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IP Prosecution Firms - Brace For Impact (part 4)


It was mentioned in Part 2 that barriers of entry into the IP prosecution services market are largely unprotected. That's because its only true barrier is the revelation of core competency through due diligence.

Commit this word to memory: consequence. Prospectors eventually try forcing square peg ventures into round hole markets. The industry is already seeing LPO-backed IP prosecution services firms modify their e-Discovery software marketing efforts to penetrate the docketing arena due to ill fit in the realm of paralegal prosecution.

Thus, the here and now of IP prosecution's increased visibility warrants that industry practitioners protect themselves by performing extreme due diligence on their abeyant paralegal services partners.


Enough emphasis cannot be placed on the importance of deconstructing hype to obtain pertinent facts. This is accentuated during your interview with the person(s) who will actually be doing the work. Don't let a supervisor speak for them ... let them speak for themselves.

Here are a handful of hypothetical questions you can pose up front that may help your dispensing with disingenuousness become an efficient and intuitive exercise:

  • How will you guarantee that my matters, as well as any information surrounding them, are safe from unethical or non-essential internal (as well as external) access?
  • Who will be doing my work: paralegals or reps?
  • If you get hit by lightning, how will my work get done?
  • If cutbacks forced your firm or its parent to focus on only one thing, what would that one thing be and why?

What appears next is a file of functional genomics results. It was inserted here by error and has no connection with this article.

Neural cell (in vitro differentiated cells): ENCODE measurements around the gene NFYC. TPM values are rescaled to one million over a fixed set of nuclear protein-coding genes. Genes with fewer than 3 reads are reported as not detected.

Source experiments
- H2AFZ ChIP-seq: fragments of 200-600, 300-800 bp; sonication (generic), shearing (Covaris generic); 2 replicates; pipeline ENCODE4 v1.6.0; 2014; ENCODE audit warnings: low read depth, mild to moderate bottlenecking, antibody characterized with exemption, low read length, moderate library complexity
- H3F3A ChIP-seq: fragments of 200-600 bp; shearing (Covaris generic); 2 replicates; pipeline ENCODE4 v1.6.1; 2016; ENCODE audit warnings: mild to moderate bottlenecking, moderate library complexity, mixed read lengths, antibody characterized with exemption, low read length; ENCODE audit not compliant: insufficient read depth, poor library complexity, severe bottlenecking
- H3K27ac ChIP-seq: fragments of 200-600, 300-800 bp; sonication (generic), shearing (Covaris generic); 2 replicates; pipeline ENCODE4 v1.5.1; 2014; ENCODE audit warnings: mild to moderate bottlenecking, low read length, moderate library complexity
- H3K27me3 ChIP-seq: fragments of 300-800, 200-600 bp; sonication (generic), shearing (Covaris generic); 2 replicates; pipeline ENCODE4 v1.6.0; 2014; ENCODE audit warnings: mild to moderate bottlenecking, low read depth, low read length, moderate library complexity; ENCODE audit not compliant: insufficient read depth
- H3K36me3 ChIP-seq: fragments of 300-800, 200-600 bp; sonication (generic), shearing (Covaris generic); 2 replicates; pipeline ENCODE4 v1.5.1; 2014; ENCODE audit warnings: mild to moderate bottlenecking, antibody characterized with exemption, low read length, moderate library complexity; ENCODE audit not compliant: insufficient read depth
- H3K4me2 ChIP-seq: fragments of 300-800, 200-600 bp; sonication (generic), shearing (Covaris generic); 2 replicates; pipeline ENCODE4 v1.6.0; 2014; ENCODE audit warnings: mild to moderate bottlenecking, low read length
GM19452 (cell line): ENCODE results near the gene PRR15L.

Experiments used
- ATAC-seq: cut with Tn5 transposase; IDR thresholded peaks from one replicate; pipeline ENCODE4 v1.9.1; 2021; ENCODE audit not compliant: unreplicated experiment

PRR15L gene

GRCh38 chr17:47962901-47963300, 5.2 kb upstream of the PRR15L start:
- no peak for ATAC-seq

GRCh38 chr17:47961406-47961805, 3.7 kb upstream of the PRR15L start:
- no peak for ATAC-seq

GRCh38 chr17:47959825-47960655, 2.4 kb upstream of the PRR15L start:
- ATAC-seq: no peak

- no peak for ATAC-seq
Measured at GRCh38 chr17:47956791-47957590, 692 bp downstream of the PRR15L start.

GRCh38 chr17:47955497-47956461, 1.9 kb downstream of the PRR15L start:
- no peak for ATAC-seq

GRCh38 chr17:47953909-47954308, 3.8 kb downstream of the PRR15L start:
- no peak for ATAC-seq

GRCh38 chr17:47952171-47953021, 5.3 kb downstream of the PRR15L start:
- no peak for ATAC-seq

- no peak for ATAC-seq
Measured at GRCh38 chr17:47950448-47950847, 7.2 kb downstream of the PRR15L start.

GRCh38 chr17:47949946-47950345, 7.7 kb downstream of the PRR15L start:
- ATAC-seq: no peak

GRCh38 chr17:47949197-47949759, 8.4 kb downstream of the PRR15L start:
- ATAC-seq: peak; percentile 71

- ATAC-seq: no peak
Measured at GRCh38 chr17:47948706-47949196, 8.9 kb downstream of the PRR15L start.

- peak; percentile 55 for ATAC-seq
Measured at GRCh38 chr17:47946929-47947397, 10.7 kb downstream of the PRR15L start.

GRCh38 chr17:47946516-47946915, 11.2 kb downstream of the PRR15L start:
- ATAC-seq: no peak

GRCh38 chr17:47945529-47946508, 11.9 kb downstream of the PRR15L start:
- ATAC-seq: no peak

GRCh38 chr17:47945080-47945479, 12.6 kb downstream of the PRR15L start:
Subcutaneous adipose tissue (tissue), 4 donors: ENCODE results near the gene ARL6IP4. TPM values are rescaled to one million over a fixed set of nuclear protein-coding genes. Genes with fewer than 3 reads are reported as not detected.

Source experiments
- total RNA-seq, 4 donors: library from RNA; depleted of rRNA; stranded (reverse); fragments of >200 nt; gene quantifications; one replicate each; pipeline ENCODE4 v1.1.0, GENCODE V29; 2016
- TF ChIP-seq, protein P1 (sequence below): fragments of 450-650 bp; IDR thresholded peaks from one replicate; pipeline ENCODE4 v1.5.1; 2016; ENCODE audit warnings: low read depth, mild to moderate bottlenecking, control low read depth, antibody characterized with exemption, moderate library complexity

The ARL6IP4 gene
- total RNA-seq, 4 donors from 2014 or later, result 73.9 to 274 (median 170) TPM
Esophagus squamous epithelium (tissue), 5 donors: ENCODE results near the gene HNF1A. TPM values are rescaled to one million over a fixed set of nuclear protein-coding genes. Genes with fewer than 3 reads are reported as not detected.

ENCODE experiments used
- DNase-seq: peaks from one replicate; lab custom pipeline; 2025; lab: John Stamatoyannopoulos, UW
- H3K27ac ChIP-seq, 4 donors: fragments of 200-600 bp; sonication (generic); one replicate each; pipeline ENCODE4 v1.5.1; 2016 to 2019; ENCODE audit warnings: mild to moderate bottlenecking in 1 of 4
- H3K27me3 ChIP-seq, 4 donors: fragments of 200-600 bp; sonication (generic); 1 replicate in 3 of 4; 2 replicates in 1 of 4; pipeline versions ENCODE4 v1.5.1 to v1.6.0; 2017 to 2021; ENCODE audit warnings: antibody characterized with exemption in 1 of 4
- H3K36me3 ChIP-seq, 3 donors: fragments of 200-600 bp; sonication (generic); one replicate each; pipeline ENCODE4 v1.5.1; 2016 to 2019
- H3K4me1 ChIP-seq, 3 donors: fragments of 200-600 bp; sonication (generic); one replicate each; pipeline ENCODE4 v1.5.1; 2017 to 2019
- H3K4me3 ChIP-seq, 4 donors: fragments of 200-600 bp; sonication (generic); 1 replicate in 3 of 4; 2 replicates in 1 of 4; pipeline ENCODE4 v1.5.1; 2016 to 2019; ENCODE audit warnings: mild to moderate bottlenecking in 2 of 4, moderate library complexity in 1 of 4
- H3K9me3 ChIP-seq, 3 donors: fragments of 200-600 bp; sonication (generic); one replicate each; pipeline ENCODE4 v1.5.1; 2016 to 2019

• If confronted with this decision, how would our working relationship be effected?

Back them into a corner. Be direct. If their honest answers are not what you needed to hear, then precious billable time has been rescued by ending the dialogue early. However if their answers do satisfy your initial concerns, then the rest of the interview can concentrate on filling in the usual blanks:

  • determining how technically compliant and reliable their operation is
  • ascertaining their working knowledge in all aspects of the discipline
  • divining how they would perform and communicate under duress
  • assessing their ethics fiber and confidentiality safeguards
  • evaluating their live-fire support competence, and finally
  • getting a visceral sense for whether or not that attorney/paralegal trust can be established.


Whoever cannonballs into the Intellectual Property prosecution paralegal services pool had damn well better make doing it right their top priority. The disastrous prospect of libelous consequences befalling their attorney clients becomes very real if they don't. In the absence of prosecution-centric trench warfare expertise and track record, one is left to hope that ambitious entrants will take the craft seriously.

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